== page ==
After his ordination on July 8, 1961, the soft-spoken priest served at St Crispin’s and Princes Town. In 1964, Metivier obtained a BD and M Div at the Church Divinity School of the Pacific in California. Always on the move, he went to England in 1966 and worked with the USPG: Anglicans in World Mission. While doing a Holy Week Project in Bushey, he met his wife and in 1967 went to the Cambridge College of Arts and obtained a London University Arts degree externally. In 1968, Metivier came home and was appointed Rector of St Mary’s, Tacarigua, and in 1977 Rector of St Andrew’s Tobago. In what was to be his last move, he returned to England in 1978 as Rector of All Saints, Great Berkhamstead in the Diocese of St Alban’s, and in 1982 became Vicar of St James Goffs Oak, Hertfordshire, also in St Alban’s. In 1990 he was made Vicar of St Michael the Archangel, Wembley, in the Diocese of London, and was appointed a Canon of the Cathedral in Trinidad. In 1995, Canon Metivier became Bishop’s Commissary in the United Kingdom and eventually retired in 2001 to St Mary The Virgin, Kenton, Harrow, Middlesex, and still does services in this church and others as well.

His interests include reading history, theology, mysteries, biographies and autobiographies; service on the board of St Simon of Cyrene, on the USPG council and on the Afro-Caribbean Aids Society. He also served as Chair of Friends of the Diocese of Trinidad and Tobago and the Provincial Representative on the Society for the Advancement of the Christian Faith. Metivier returns to England on July 26.

The 73-year-old former Dean of the Cathedral, Reverend Clarke, a Canon of the Cathedral Church, holds a Doctorate in Inter-faith Studies and still lectures in Moral Ethics and Values at Cipriani Labour College in Valsayn. He is very involved in the Diocese and heads the local Chapter of Codrington College’s Diploma in Theological Studies, which is run by priests from several Christian churches, and teaches extra-mural classes both in Trinidad and Tobago towards this diploma.Canon Clarke is third vice-president of the Inter Religious Organisation (IRO) and Chaplain to the Mothers’ Union Movement and National Scout Movement, and has received the Humming Bird Gold for Community Service and Social Work. Canon Clarke has served as a member of several Commissions on Ecumenism, Social Concerns and Human Rights, and has a number of publications bearing his name. His, is a life of true service to both church and community and he is always willing to serve wherever his expertise is required.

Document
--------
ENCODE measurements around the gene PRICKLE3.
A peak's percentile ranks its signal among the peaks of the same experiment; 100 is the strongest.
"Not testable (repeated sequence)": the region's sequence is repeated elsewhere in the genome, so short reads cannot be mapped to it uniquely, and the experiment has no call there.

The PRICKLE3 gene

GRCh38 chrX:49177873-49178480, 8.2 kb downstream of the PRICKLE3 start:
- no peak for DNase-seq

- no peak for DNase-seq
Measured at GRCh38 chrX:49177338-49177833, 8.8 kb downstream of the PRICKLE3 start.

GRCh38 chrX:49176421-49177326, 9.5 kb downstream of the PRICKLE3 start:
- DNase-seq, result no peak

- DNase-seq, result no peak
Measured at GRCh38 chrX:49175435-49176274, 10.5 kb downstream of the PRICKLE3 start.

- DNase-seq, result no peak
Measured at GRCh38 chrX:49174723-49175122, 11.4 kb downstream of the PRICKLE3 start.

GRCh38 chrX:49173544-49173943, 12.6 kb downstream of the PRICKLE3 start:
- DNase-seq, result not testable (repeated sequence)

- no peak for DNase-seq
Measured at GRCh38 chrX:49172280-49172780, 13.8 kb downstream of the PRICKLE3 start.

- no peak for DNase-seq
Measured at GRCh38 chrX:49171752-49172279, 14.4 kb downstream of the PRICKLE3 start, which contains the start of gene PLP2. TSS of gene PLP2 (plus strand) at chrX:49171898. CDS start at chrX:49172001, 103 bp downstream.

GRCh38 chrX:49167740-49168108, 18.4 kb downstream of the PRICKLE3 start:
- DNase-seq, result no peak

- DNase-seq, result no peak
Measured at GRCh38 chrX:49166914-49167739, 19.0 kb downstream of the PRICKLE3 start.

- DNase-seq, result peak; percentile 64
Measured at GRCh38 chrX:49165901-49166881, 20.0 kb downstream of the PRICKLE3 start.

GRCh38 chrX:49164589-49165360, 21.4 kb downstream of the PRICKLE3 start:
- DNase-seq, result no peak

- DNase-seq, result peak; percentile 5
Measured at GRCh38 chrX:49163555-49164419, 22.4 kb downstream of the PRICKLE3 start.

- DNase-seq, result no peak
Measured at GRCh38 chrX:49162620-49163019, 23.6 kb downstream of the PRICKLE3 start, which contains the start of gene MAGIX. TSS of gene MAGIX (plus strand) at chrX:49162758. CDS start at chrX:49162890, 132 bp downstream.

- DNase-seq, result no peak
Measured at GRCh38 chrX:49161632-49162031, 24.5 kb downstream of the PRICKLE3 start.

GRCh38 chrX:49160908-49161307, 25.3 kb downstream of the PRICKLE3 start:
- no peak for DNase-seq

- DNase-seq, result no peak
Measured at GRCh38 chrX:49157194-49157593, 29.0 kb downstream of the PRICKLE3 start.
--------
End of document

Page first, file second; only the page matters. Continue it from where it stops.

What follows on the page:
Born in Tunapuna, Clarke wanted to be a priest from his student days at Tranquillity Intermediate and Progressive Private School. At first, however, he wanted to be an engine driver. “My father was Station Master in the old days of the railway. My vocation started at Good Shepherd in Tunapuna as a server, and my mentor was Bishop Benjamin Vaughan, Dean of the Cathedral. After leaving school I taught two years at Richmond Street Boys’ Primary, and then went to Codrington, where on completion of the Diploma in Theological Studies I was ordained Deacon at St Michael’s Cathedral in Barbados, returned to Trinidad, and after 1961 priestly ordination was assigned as Assistant Priest at St Stephen’s in Princes Town.”

In Princes Town, Rev Clarke met and married nurse Estella Millington, a union that has produced three children, Christopher Martin, Marisa and Marcus; and two grandchildren – Soule and Damra.

In 1963, Reverend Clarke went to All Saints in Newtown as assistant curate, during which time he decided to further his studies and obtained his first degree at the University of Western Ontario, came home and went back to Mc Gill in Montreal to complete his Masters, and finally obtained Doctoral degrees at the University of the South in Sewanee, Tennessee. After another stint at St Stephen’s, he was made Canon in 1974 and transferred to St Agnes where he spent seven years. Canon Clarke later spent 12 years at St Paul’s in San Fernando and finally in 1994 was appointed Dean of the Cathedral. .

As a priest, Canon Clarke’s four main concerns –Youth Membership, the empowerment of the laity, the ecumenical and interfaith relations, and the social responsibilities of the Church - led him to afford space and opportunity to initiate programmes through music and other forms of cultural activities, and vacation Bible schools, especially for lay persons, not only of the respective parishes, but others from around the areas he served.